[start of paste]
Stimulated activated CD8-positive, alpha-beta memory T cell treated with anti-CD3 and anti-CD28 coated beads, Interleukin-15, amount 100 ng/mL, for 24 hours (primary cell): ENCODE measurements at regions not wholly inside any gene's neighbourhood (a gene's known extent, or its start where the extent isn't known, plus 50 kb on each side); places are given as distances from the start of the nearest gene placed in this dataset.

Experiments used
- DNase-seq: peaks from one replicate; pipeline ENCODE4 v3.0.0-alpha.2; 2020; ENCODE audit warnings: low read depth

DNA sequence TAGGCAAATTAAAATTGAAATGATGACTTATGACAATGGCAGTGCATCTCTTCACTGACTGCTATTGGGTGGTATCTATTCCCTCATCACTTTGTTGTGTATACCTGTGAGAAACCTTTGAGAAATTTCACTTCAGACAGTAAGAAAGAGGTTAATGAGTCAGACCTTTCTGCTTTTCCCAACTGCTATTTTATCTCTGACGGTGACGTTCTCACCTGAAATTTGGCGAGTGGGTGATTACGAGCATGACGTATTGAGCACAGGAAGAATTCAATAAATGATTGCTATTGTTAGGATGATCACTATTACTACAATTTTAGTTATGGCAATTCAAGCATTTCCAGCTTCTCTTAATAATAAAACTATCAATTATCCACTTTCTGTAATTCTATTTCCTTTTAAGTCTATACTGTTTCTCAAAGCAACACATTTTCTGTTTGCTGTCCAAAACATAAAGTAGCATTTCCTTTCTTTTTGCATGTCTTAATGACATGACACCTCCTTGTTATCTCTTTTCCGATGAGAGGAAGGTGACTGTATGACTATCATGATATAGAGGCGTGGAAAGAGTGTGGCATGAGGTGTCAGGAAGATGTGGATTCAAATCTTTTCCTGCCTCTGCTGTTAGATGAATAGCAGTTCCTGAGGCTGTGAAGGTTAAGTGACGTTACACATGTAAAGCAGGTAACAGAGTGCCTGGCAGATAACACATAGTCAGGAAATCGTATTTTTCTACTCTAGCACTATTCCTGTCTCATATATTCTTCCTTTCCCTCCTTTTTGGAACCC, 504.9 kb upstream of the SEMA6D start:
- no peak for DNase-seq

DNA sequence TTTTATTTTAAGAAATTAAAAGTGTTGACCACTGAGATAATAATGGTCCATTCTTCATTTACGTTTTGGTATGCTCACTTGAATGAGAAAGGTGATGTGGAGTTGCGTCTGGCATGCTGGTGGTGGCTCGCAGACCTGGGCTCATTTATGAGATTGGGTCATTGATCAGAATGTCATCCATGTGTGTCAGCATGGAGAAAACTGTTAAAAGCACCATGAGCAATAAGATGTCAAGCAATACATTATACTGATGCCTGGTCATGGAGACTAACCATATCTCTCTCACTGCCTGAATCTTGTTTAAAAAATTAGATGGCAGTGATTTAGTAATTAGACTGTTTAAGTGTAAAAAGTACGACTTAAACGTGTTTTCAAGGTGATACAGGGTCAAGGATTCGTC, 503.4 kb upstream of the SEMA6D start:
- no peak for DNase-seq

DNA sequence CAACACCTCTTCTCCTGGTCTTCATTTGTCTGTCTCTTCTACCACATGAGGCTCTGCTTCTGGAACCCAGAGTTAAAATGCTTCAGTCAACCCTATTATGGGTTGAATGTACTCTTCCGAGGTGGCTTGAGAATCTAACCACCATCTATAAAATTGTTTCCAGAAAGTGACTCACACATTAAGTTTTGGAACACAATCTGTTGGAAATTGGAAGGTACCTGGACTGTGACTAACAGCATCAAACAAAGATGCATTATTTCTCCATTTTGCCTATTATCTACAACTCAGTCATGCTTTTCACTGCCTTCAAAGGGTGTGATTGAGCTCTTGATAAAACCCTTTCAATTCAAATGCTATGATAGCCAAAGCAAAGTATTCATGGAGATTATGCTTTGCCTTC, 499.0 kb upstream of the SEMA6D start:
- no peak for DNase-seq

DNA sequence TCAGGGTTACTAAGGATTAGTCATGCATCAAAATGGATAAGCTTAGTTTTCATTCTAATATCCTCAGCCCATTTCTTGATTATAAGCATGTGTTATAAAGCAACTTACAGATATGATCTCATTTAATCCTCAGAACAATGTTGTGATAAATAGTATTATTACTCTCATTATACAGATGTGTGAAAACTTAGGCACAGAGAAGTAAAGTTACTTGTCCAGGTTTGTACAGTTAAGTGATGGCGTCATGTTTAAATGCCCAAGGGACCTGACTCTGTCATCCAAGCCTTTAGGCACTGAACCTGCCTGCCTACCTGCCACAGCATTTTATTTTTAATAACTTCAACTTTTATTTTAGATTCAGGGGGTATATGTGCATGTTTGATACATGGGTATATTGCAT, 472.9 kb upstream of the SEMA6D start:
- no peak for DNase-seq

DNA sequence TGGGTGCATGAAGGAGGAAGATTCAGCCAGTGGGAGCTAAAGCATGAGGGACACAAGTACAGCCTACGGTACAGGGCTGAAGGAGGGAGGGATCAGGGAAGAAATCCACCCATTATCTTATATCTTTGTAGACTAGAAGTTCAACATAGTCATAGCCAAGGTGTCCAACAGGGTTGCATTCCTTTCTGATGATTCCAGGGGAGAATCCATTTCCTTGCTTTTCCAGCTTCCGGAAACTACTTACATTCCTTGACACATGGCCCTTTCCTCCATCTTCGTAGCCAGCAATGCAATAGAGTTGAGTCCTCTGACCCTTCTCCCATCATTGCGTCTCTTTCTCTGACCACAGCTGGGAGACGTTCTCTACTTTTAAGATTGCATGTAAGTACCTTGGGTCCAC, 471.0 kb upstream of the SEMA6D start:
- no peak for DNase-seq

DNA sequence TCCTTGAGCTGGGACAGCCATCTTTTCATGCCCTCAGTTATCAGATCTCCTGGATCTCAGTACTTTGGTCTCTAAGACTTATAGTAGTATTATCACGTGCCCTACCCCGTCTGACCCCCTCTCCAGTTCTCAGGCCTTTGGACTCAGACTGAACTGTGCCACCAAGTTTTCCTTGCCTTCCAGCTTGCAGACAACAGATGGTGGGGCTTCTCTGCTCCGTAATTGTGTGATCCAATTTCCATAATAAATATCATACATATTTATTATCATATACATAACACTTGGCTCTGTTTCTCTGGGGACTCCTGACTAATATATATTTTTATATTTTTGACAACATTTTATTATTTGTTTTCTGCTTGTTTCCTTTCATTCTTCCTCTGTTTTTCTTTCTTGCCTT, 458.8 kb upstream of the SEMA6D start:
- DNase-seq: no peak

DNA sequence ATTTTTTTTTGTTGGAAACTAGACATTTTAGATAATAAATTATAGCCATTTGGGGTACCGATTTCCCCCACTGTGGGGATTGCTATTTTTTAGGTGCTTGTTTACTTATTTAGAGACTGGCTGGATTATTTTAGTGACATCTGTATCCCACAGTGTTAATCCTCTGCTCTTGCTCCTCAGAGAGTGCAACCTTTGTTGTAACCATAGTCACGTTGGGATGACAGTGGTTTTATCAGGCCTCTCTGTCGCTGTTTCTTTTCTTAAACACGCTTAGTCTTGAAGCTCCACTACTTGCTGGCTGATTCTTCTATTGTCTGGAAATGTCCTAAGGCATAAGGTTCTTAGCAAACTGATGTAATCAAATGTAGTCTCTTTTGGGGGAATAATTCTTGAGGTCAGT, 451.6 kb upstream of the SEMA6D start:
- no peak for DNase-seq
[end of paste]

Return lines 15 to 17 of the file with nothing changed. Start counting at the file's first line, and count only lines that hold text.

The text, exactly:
- DNase-seq: no peak

DNA sequence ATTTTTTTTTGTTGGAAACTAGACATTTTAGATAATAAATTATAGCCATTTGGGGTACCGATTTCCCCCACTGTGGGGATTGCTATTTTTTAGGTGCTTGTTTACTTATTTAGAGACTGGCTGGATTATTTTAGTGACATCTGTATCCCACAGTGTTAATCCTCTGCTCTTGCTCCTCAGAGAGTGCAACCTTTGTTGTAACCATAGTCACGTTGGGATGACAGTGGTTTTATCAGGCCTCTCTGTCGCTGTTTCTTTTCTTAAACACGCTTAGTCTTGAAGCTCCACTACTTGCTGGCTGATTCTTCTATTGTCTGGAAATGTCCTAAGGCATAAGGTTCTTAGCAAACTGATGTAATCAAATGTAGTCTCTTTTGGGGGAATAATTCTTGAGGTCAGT, 451.6 kb upstream of the SEMA6D start:
- no peak for DNase-seq